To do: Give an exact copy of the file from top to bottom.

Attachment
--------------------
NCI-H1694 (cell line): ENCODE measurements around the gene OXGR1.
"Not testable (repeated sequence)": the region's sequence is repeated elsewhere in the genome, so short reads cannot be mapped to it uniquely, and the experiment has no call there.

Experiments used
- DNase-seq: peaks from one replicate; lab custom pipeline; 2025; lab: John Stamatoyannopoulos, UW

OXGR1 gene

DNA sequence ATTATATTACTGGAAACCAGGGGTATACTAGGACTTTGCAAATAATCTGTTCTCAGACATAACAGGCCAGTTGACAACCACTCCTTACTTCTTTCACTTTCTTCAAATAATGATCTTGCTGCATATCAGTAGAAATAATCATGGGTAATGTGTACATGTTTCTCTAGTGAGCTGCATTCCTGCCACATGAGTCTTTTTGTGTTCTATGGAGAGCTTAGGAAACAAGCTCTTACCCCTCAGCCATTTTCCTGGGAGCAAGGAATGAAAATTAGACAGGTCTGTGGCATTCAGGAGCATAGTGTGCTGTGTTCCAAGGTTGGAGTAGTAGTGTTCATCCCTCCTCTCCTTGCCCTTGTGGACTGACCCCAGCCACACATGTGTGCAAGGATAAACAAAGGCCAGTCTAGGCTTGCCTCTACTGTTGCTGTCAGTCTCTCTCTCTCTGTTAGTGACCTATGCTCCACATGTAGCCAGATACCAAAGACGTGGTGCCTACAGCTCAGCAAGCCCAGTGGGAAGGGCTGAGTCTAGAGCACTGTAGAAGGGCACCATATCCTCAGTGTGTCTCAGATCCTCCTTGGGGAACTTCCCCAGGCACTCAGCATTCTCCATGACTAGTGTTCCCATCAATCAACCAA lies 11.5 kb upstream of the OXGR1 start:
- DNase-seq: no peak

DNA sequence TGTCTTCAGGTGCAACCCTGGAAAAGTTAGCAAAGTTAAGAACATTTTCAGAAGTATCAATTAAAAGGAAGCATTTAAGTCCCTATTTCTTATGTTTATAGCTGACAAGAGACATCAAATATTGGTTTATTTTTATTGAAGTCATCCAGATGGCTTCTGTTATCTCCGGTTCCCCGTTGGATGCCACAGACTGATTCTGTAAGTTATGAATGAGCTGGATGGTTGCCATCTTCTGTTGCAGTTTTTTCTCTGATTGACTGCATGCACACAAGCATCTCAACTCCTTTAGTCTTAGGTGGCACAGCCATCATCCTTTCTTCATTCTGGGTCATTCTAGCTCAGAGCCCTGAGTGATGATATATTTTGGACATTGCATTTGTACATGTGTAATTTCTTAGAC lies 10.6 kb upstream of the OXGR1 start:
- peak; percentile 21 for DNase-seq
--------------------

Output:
NCI-H1694 (cell line): ENCODE measurements around the gene OXGR1.
"Not testable (repeated sequence)": the region's sequence is repeated elsewhere in the genome, so short reads cannot be mapped to it uniquely, and the experiment has no call there.

Experiments used
- DNase-seq: peaks from one replicate; lab custom pipeline; 2025; lab: John Stamatoyannopoulos, UW

OXGR1 gene

DNA sequence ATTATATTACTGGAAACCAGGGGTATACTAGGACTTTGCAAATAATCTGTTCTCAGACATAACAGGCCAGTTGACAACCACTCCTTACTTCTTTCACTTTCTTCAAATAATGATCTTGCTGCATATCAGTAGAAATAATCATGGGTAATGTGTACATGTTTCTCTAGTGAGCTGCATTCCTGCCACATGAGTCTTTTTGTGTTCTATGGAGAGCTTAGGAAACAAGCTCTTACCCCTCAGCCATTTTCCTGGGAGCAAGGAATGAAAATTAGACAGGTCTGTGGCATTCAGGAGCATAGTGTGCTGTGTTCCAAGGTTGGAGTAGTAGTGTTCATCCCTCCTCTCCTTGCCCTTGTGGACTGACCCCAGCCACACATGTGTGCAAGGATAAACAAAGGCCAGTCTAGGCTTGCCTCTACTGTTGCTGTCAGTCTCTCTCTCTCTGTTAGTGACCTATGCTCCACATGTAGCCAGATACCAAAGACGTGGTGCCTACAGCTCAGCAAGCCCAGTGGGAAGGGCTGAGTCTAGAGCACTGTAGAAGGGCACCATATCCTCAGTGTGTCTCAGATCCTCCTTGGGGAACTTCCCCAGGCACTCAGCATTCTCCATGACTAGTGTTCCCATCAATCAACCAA lies 11.5 kb upstream of the OXGR1 start:
- DNase-seq: no peak

DNA sequence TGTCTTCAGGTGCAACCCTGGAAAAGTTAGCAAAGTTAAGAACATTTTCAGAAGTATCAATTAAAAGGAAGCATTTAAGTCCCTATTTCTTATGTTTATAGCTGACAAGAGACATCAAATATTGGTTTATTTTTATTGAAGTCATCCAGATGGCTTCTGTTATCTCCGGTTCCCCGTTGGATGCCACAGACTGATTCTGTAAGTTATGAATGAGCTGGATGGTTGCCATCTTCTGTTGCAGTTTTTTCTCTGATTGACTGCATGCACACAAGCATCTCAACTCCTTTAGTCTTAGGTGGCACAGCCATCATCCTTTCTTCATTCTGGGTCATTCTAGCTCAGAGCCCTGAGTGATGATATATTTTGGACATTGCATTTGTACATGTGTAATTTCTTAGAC lies 10.6 kb upstream of the OXGR1 start:
- peak; percentile 21 for DNase-seq